Date: Thursday, October 24, 2013
Transportation professionals must rely heavily on statistical evidence to make important planning and infrastructure decisions. The advent of traffic analysis zones and other spatial analysis units are partially an artifact of this and thousands of planning decisions have already been made based on their geographic convenience. However, these analysis zones and other aggregated geographic definitions can create statistical problems commonly unknown or ignored by many transportation professionals.
A typical approach with polygon data of varying size or population density is to normalize the information so more appropriate comparisons can be made. For example, a common strategy is to divide the value of interest by the polygon's population, area, intersection count, or any other seemingly appropriate measure. Once this is done, the mistake is to presume the resulting normalized list can be compared without trouble. To make matters worse, everyday software tools make this (and only this) normalization procedure readily accessible. These lists are quite commonly ranked and subsequent planning decisions are made. However, an important statistical property of this procedure is that low density areas, such as the more rural census blocks or TAZs, will be overrepresented in the tails of the calculated distribution. This is because we expect higher variance in places with less information. Low density zones are equivalent to small samples and, thus, the typical concerns with small samples are particularly relevant.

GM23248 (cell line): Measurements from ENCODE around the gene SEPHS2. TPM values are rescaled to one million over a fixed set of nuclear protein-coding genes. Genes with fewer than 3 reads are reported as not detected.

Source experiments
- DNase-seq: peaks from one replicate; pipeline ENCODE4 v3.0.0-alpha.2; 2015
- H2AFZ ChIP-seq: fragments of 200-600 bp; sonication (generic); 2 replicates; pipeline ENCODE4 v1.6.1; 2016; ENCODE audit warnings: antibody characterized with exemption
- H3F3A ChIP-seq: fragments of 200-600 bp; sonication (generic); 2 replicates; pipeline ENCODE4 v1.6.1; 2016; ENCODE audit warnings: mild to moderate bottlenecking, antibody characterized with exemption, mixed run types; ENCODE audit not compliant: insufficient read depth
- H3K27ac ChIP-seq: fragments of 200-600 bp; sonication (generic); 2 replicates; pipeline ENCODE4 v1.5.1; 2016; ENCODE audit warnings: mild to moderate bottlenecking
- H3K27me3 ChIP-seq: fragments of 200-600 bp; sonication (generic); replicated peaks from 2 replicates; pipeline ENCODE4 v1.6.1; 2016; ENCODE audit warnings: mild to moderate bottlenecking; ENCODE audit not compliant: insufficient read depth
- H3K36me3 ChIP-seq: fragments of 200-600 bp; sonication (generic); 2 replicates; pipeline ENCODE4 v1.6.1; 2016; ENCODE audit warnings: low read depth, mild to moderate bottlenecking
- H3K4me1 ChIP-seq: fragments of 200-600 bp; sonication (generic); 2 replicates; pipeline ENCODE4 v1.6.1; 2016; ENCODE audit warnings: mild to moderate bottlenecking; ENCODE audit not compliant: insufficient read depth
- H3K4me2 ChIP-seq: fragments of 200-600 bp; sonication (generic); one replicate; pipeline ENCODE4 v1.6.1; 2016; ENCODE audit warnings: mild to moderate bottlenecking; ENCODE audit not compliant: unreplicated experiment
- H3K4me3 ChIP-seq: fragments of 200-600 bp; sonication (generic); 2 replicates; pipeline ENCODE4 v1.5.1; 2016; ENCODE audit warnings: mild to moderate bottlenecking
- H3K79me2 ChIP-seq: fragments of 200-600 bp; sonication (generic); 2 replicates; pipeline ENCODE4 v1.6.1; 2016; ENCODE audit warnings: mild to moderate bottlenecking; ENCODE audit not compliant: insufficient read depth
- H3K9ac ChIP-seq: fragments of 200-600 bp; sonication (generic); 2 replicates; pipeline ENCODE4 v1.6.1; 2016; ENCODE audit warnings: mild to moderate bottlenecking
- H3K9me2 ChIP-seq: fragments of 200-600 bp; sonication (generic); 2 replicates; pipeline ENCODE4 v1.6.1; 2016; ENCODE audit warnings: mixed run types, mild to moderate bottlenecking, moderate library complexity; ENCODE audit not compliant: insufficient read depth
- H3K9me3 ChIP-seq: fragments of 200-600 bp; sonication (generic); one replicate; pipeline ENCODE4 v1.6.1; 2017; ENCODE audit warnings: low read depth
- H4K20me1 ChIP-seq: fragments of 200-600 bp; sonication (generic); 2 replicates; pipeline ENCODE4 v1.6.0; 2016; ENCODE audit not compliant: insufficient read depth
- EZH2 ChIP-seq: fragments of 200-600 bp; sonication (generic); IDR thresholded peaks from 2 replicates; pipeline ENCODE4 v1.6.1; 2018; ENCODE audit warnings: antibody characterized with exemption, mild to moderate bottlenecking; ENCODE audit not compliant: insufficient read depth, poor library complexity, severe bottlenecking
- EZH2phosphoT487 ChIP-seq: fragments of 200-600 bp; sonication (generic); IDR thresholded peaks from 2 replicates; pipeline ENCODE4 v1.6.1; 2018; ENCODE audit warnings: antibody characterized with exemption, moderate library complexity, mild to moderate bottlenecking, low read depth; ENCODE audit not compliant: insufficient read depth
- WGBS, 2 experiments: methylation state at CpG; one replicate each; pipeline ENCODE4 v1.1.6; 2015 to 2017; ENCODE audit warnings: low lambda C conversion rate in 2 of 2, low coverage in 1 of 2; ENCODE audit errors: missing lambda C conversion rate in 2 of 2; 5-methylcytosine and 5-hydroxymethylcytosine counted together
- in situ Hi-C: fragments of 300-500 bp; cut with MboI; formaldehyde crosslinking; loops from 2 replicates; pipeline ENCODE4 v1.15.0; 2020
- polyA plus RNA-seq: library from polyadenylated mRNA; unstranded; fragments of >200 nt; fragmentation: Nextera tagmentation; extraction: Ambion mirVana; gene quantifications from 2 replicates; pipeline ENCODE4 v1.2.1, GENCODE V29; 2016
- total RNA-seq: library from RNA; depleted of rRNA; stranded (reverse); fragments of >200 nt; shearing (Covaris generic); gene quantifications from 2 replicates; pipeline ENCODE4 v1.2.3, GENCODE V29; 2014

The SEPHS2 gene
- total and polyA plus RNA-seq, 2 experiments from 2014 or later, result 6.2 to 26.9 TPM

Kevin discusses why this simple algebraic step can produce erroneous patterns and lead to misguided planning decisions. In addition, Kevin will discuss ways to avoid a connected visualization issue: the common use of choropleth maps to visualize these data leads to disproportionate focus on the areas of the map with larger polygons, which in many cases are the same polygons that receive the most color variation due to statistical problem described above.
Kevin M. Hathaway is a Vice President at RSG. He has been with the firm thirteen years working in the areas of statistical modeling and GIS across a number of the firm's disciplines including land use modeling, travel demand, public health research, housing policy, survey research, and environmental impact. He has led large federal, state, and academic research studies in the areas of applied statistics and the use of GIS technologies for data collection. He holds an M.S. from Dartmouth focused in applied statistics.